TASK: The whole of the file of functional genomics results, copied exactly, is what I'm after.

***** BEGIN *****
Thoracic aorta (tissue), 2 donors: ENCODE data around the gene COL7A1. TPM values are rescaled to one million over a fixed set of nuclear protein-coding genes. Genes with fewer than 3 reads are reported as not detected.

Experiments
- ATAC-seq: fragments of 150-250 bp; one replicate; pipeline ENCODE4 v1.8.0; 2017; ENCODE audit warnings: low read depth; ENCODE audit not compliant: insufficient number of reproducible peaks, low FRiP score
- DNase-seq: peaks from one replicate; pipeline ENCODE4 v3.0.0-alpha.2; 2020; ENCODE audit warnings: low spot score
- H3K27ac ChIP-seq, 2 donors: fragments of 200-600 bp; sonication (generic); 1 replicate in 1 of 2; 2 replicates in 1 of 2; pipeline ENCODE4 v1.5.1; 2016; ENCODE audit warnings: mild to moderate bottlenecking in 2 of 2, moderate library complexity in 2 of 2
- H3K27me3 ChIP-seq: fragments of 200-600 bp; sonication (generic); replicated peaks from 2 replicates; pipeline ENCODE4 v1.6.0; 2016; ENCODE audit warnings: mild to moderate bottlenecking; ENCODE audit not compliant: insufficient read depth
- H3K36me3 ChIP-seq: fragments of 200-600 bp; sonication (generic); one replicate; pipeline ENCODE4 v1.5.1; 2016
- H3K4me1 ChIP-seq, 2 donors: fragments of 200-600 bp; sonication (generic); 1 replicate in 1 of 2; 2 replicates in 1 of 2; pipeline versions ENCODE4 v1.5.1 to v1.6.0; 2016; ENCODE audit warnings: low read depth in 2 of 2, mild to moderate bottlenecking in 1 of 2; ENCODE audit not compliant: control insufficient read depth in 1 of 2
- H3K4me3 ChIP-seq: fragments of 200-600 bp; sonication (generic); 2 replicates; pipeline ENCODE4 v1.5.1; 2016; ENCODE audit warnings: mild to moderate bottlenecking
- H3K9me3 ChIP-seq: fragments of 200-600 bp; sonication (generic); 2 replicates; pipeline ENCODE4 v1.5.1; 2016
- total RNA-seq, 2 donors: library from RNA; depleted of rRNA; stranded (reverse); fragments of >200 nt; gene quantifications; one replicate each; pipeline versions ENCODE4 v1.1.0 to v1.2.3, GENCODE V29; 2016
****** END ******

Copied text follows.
Thoracic aorta (tissue), 2 donors: ENCODE data around the gene COL7A1. TPM values are rescaled to one million over a fixed set of nuclear protein-coding genes. Genes with fewer than 3 reads are reported as not detected.

Experiments
- ATAC-seq: fragments of 150-250 bp; one replicate; pipeline ENCODE4 v1.8.0; 2017; ENCODE audit warnings: low read depth; ENCODE audit not compliant: insufficient number of reproducible peaks, low FRiP score
- DNase-seq: peaks from one replicate; pipeline ENCODE4 v3.0.0-alpha.2; 2020; ENCODE audit warnings: low spot score
- H3K27ac ChIP-seq, 2 donors: fragments of 200-600 bp; sonication (generic); 1 replicate in 1 of 2; 2 replicates in 1 of 2; pipeline ENCODE4 v1.5.1; 2016; ENCODE audit warnings: mild to moderate bottlenecking in 2 of 2, moderate library complexity in 2 of 2
- H3K27me3 ChIP-seq: fragments of 200-600 bp; sonication (generic); replicated peaks from 2 replicates; pipeline ENCODE4 v1.6.0; 2016; ENCODE audit warnings: mild to moderate bottlenecking; ENCODE audit not compliant: insufficient read depth
- H3K36me3 ChIP-seq: fragments of 200-600 bp; sonication (generic); one replicate; pipeline ENCODE4 v1.5.1; 2016
- H3K4me1 ChIP-seq, 2 donors: fragments of 200-600 bp; sonication (generic); 1 replicate in 1 of 2; 2 replicates in 1 of 2; pipeline versions ENCODE4 v1.5.1 to v1.6.0; 2016; ENCODE audit warnings: low read depth in 2 of 2, mild to moderate bottlenecking in 1 of 2; ENCODE audit not compliant: control insufficient read depth in 1 of 2
- H3K4me3 ChIP-seq: fragments of 200-600 bp; sonication (generic); 2 replicates; pipeline ENCODE4 v1.5.1; 2016; ENCODE audit warnings: mild to moderate bottlenecking
- H3K9me3 ChIP-seq: fragments of 200-600 bp; sonication (generic); 2 replicates; pipeline ENCODE4 v1.5.1; 2016
- total RNA-seq, 2 donors: library from RNA; depleted of rRNA; stranded (reverse); fragments of >200 nt; gene quantifications; one replicate each; pipeline versions ENCODE4 v1.1.0 to v1.2.3, GENCODE V29; 2016